Taylor Kelly Is Letting Go Of Over-Complications
Written by Vocalo Radio on October 18, 2023
Philadephia funk-soul artist Taylor Kelly is embracing simplicity and staying true to herself.
After her newest single “Let You Go” was featured on Vocalo’s “Poised To Break Through” playlist, she virtually sat down to discuss her sonic evolution and releasing the need for perfection.
Taylor Kelly’s musical journey began with a deep-rooted passion for the arts that she inherited from her parents, as her mom was a dancer and her dad was a trumpet player. Growing up in Rochester, New York, Kelly started playing trumpet and singing in school bands and choirs in the fourth grade. Though she started out in music early, she never truly delved deeper into her craft until years later.
“I had no idea I would be writing my own music and leading my own band and doing all of the things I’m doing now,” she reflected. “Growing up in Rochester was merely a precursor to all of that — which I really uncovered in my college years.”
Learning to write her own songs while studying music theory and Berklee College of Music, Kelly’s early music was rooted in jazz and complex melodies in effort to sound more “sophisticated.” Over the years, her sound and writing skills have evolved into her deeply personal spin on jazz, funk and soul as she’s focused more on authenticity and less on trying to prove herself as a musician. She no longer feels the need to overcomplicate her music, but rather focuses on crafting meaningful songs.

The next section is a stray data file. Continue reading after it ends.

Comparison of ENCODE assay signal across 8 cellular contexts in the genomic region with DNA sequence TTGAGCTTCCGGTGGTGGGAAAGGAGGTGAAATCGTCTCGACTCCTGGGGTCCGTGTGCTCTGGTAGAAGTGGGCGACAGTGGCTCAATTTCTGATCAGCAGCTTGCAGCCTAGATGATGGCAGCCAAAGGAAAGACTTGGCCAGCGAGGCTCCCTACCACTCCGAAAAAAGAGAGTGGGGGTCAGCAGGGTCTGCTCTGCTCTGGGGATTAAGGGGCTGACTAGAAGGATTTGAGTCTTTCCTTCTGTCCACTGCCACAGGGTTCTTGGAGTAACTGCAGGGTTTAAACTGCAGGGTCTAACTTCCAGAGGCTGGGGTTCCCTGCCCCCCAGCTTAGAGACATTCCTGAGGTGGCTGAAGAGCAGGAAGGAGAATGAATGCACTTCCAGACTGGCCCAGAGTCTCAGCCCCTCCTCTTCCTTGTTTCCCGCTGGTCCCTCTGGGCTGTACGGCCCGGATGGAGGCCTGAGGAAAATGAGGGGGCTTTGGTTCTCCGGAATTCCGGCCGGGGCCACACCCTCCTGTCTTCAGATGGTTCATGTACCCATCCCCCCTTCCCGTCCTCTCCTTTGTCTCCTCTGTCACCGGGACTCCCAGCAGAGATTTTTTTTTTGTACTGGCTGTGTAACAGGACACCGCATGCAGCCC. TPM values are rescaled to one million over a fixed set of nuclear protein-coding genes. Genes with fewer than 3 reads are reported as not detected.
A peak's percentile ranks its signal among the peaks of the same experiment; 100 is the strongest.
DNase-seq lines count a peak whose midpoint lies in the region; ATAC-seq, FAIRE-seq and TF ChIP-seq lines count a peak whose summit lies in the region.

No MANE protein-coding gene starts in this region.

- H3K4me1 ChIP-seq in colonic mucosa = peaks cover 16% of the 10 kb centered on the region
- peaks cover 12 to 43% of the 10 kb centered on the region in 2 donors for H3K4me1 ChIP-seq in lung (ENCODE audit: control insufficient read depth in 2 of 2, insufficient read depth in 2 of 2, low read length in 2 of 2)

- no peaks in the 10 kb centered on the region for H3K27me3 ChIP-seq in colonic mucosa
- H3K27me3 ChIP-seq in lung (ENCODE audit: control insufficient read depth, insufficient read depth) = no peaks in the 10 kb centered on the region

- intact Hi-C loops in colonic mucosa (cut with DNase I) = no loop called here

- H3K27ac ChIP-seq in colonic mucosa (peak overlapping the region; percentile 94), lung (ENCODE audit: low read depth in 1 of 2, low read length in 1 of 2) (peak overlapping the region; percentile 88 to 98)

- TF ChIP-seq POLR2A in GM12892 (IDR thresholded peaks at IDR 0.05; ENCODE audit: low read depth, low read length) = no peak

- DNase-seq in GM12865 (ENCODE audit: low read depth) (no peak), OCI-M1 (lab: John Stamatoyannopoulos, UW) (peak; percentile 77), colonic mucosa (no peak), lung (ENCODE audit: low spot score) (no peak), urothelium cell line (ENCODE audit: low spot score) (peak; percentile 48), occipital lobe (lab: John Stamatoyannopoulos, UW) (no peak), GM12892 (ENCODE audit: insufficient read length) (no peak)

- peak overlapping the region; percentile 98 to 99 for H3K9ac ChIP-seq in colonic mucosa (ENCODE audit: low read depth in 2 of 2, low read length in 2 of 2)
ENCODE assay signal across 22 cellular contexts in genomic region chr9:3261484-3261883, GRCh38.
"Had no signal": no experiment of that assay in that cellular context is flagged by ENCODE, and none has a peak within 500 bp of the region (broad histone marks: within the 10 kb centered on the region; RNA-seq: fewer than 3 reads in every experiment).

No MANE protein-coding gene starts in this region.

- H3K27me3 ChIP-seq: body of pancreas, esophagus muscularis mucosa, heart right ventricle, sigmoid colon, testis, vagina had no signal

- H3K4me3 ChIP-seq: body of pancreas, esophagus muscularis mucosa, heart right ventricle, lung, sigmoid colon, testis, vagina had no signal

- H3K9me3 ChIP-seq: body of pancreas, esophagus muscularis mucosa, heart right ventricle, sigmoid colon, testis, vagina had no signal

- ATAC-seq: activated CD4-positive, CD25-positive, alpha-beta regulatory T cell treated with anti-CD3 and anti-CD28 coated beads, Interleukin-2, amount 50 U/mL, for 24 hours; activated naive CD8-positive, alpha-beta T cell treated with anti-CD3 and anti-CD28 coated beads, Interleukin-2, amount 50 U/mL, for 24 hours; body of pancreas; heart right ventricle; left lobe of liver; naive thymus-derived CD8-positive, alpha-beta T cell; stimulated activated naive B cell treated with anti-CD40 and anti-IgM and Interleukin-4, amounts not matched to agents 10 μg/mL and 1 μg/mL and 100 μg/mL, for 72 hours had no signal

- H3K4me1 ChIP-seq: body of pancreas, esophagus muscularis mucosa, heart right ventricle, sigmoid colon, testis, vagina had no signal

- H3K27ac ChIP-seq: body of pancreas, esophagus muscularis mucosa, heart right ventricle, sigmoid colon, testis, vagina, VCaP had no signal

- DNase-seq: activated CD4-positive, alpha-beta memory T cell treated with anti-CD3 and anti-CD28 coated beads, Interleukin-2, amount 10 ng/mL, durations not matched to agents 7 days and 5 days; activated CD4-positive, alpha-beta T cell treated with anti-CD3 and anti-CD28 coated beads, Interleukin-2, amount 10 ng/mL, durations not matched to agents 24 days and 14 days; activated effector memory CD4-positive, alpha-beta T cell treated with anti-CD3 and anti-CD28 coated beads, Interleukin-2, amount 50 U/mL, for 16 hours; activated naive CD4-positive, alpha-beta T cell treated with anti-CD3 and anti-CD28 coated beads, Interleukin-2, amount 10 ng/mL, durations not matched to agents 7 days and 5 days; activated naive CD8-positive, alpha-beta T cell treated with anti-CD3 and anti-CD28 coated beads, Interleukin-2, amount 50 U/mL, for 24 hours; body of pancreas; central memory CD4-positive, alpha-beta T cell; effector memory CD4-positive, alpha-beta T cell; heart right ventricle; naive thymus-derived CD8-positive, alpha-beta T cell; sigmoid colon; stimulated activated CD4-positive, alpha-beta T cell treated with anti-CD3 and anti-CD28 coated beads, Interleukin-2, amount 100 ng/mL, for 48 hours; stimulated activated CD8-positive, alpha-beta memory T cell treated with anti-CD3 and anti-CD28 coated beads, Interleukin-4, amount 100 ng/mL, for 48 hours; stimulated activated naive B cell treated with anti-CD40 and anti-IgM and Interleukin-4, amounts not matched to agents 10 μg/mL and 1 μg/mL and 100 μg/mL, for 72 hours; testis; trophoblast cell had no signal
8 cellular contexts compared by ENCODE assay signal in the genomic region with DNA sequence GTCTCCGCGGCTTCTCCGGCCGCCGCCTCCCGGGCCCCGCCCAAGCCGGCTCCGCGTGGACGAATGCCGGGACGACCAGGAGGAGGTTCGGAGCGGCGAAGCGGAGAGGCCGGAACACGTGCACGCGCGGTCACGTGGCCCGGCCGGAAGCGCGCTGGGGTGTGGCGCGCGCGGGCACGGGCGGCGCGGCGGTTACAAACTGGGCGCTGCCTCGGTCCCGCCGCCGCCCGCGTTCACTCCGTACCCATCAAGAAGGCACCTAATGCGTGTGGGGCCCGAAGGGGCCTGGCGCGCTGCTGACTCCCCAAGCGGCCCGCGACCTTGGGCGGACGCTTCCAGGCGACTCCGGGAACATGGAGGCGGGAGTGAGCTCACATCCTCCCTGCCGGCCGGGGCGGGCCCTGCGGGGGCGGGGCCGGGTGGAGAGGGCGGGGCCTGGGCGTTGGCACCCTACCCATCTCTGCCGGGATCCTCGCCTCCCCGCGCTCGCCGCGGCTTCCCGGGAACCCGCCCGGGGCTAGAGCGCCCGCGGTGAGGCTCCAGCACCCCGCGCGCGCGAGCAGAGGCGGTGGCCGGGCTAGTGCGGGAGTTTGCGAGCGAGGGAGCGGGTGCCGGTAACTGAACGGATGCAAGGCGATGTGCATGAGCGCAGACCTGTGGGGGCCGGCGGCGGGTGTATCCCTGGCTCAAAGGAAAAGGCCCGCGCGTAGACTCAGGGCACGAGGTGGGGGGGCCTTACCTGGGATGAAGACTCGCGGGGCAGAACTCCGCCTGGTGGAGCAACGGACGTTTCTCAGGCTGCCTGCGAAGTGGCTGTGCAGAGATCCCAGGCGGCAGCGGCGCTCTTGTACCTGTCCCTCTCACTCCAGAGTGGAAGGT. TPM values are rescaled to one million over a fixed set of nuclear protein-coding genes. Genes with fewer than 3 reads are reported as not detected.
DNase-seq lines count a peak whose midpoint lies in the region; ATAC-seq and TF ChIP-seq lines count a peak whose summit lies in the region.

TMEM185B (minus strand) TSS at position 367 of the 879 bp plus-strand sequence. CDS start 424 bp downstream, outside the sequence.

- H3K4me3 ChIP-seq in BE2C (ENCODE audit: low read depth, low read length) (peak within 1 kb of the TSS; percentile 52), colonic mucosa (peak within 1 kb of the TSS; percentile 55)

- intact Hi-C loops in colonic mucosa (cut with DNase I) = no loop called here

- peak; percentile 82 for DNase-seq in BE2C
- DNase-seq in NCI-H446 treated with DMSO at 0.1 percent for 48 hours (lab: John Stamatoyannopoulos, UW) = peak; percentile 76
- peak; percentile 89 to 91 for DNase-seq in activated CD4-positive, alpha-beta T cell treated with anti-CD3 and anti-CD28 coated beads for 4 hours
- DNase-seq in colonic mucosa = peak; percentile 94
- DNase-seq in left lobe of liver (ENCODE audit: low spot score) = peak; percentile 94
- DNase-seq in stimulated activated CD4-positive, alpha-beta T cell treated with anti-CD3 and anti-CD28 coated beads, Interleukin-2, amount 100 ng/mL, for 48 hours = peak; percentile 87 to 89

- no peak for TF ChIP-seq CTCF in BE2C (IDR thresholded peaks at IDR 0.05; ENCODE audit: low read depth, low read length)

“It’s pretty wild how tangible my growth is, both as a vocalist and as a musician and writer,” she said. “I’ve gotten much more comfortable with simplicity and much better at lyric-writing and, well, not trying so hard.”
Kelly’s music is deeply rooted in personal experiences, and her songs serve as a way to process her thoughts and emotions. Her August 2023 single “Let You Go” (featured on Vocalo’s September “Poised to Break Through” playlist) outlines her journey toward healing from a past relationship. Originally written five years ago, with strong thematic influences from Mahalia, the track marked a shift in Kelly’ songwriting as she began moving away from heavy and sad themes to a lighter tone.
“It really helped me see the situation differently and was very healing for me to write about them in such a way that felt lighter and more hopeful that I’d be able to move on,” she reflected.
Since the release of her sophomore album Up Up and Away in 2019, Kelly has spent much time evolving her sound and stage presence over the past few years — outlined by the release of several singles throughout 2020 and her 2022 EP All I Need. Recorded when she opened for Alabama soul band St. Paul and the Broken Bones, her June 2023 release Live in Philly exemplifies her live performance energy in comparison to her in-studio releases.
“I… take so much pride in my live performances and have always wanted to be able to share that with people who may not have seen me live… yet,” she expressed. “I have different arrangements of songs live than what’s recorded, so it felt important to me to share that with the world.”